|Job:||Professor - Dr. rer. nat.||
Rue P.A. de Faucigny 2
|Phone:||+41 26 300 7637|
|Fax:||+41 26 300 9712|
I am interested in the role of sleep for cognitive and affective brain functions. We already know that sleep after learning is beneficial for memory formation, but the exact mechanism are still not well understood. It is assumed that the beneficial effect of sleep on memory relies on a spontanous reactivation or replay of learned memories during slow-wave sleep (SWS). We are examining this mechanism by external cueing of memories during sleep, for example by using odors, sounds or words. In a series of publications we have now shown that cueing memories during sleep indeed enhances memory formation, even for newly learned vocabulary.
Furthermore, I am interested in the beneficial role of sleep on emotional memory formation and its possible application to clinical psychotherapy. In particular, we have shown that sleep after exposure therapy is beneficial for spider phobiacs, and we are currently examining the beneficial role of sleep for the processing of traumatic memories.
Finally, I would like to examine how sleep can be influences by psychological factors, e.g. believes, negative thoughts or hypnotic suggestions. We have just recently shown that listening to a hypnotic suggestion to sleep deeper before sleep indeed increases the amount of SWS in a subsequent midday nap in healthy young females, and I would like to replicate and extend this findings to other populations (e.g., males, kids, elderly etc.), night-time sleep / home sleep as well as patients with sleep disturbances.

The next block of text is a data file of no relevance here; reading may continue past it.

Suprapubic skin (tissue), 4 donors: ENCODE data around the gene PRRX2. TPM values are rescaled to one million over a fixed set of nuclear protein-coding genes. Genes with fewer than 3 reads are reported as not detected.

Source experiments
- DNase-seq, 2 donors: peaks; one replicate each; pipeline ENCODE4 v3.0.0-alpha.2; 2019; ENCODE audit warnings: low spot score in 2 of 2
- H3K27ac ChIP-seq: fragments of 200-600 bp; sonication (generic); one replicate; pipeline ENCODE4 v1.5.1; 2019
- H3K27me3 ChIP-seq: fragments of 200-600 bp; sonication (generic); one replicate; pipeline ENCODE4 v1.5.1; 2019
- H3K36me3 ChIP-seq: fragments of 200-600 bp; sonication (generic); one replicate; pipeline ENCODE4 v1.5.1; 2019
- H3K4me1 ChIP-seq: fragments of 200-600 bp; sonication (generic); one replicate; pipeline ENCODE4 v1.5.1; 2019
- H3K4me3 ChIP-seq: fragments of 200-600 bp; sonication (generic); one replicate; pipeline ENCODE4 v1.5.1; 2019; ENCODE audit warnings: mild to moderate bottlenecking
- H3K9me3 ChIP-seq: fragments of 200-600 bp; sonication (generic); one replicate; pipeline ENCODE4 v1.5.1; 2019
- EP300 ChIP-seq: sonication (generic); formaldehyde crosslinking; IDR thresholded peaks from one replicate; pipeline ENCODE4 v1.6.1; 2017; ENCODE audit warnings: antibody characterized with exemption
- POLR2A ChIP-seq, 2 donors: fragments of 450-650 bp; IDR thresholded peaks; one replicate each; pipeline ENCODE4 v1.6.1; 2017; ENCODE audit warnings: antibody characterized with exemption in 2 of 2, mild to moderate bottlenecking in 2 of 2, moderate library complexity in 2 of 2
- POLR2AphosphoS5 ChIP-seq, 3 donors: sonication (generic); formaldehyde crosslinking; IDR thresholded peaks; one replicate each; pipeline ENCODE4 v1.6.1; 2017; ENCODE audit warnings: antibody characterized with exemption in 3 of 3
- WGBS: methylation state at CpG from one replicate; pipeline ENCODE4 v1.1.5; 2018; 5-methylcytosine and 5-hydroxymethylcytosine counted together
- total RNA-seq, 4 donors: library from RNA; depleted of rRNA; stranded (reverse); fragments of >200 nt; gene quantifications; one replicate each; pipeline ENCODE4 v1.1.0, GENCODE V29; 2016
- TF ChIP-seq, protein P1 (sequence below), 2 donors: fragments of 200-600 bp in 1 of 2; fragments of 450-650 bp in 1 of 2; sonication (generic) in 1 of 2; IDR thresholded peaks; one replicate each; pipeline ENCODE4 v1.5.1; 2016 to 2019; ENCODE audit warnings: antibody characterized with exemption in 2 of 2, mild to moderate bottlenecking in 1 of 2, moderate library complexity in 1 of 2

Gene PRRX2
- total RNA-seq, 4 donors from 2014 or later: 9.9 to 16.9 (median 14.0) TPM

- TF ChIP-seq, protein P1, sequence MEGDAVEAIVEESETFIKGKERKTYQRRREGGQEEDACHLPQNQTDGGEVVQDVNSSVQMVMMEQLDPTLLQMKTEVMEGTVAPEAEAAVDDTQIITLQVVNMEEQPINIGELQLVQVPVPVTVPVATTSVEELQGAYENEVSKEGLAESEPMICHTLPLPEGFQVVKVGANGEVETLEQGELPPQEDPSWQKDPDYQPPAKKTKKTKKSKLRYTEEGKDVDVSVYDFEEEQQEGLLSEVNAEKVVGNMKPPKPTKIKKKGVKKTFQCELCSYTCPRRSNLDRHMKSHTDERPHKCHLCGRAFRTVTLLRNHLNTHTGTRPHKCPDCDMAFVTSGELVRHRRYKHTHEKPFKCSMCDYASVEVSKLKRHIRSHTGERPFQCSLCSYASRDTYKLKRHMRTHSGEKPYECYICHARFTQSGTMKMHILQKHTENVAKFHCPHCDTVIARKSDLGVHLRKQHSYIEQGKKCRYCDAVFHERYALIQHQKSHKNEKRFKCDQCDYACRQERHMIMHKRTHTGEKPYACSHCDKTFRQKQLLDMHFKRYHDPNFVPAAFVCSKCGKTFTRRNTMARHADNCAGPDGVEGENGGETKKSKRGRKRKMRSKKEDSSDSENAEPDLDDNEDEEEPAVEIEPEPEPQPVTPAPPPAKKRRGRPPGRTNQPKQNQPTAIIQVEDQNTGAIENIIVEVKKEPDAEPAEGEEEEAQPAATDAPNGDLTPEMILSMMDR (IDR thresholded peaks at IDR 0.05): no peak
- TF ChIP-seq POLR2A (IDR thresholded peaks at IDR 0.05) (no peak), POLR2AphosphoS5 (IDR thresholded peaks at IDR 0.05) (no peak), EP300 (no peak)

I am teaching Cognitive Psychology I & II as well as Experimental Research Methods on the bachelor level. In addition, I am teaching more specialized topics on the master level (e.g. sleep and memory). Furthermore, bachelor as well as masterstudents who are doing research projects in my division participate in a Research Colloquium. Finally, I supervise bachelor and mastertheses as well as dissertation projects.
Cordi, C., Schlarb, A. & Rasch, B. (2014). Deepening sleep by hypnotic suggestion. Sleep. 37(6):1143-52.
Rihm, J., Diekelmann, S., Born, J., & Rasch, B. (2014). Reactivating Memories During Sleep by Odors: Odor-Specificity and Associated Changes in Sleep Oscillations. J Cogn Neurosci. (advanced online publication).
Rasch, B. & Born, J. (2013). About sleep’s role in memory. Physiological Reviews 93:681-766.
Kleim B, Wilhelm FH, Temp L, Margraf J, Wiederhold BK & Rasch B. (2013). Sleep enhances exposure therapy. Psychol. Med. 10:1-9.
Diekelmann, S., Büchel, C., Born, J. & Rasch, B. (2011). Labile or stable: opposing consequences for memory when reactivated during waking and sleep. Nature Neuroscience. 14(3):381-6.
Rasch, B., Spalek, K., Buholzer, S., Luechinger, R., Boesiger, P., Papassotiropoulos, A., de Quervain, D. (2009). A genetic variation of the noradrenergic system is related to differential amygdala activation during encoding of emotional memories. Proc.Natl.Acad.Sci.U.S.A. 106(45). 19191-6.
Rasch, B., Pommer, J., Diekelmann, S., & Born, J. (2008). Pharmacological REM sleep suppression paradoxically improves rather than impairs skill memory. Nature Neuroscience. 12(4). 396-397.
Rasch, B., Büchel, C., Gais, S., & Born, J. (2007). Odor cues during slow-wave sleep prompt declarative memory consolidation. Science, 315, 1426-1429.